I now celebrate September 26 in the same way as my birthday," says Bashayir Al Barrak. The marketing executive, based in Al Khobar in Saudi Arabia's Eastern Province, was barely able to believe Saudi TV's news bulletin on September 26, 2017, declaring that women would be allowed to drive in the kingdom from June 2018. "Even the following day my family and I still kept asking ourselves whether it was really true. Being able to drive had been a dream of mine, but it had always seemed a very distant one, and it therefore took some time to fully understand that it would now become a reality."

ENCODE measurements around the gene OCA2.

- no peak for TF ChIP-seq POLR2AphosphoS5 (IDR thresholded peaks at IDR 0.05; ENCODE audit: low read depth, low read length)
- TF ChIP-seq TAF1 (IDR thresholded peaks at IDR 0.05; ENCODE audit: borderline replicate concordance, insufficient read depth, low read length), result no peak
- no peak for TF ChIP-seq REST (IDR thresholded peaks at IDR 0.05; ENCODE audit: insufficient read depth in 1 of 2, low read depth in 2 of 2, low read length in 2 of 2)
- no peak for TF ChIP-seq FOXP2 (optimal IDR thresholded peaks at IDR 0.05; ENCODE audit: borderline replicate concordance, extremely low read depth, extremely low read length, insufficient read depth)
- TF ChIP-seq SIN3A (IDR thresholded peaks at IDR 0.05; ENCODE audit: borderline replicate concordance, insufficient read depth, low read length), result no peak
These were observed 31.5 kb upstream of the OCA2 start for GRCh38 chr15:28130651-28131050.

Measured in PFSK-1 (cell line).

For Al Barrak, being able to drive has a simple, pragmatic advantage: "I am able to become fully independent and take myself everywhere I need to be, without having to use a driver or ask one of my male relatives to take me," she comments. For her and many of her fellow countrywomen, driving, and a host of other reforms, such as a partial end to the restrictive male guardianship system that puts restrictions on females traveling, taking a job or opening a business without male guardian permission, are now opening the gates to success on many levels - and businesses are taking note.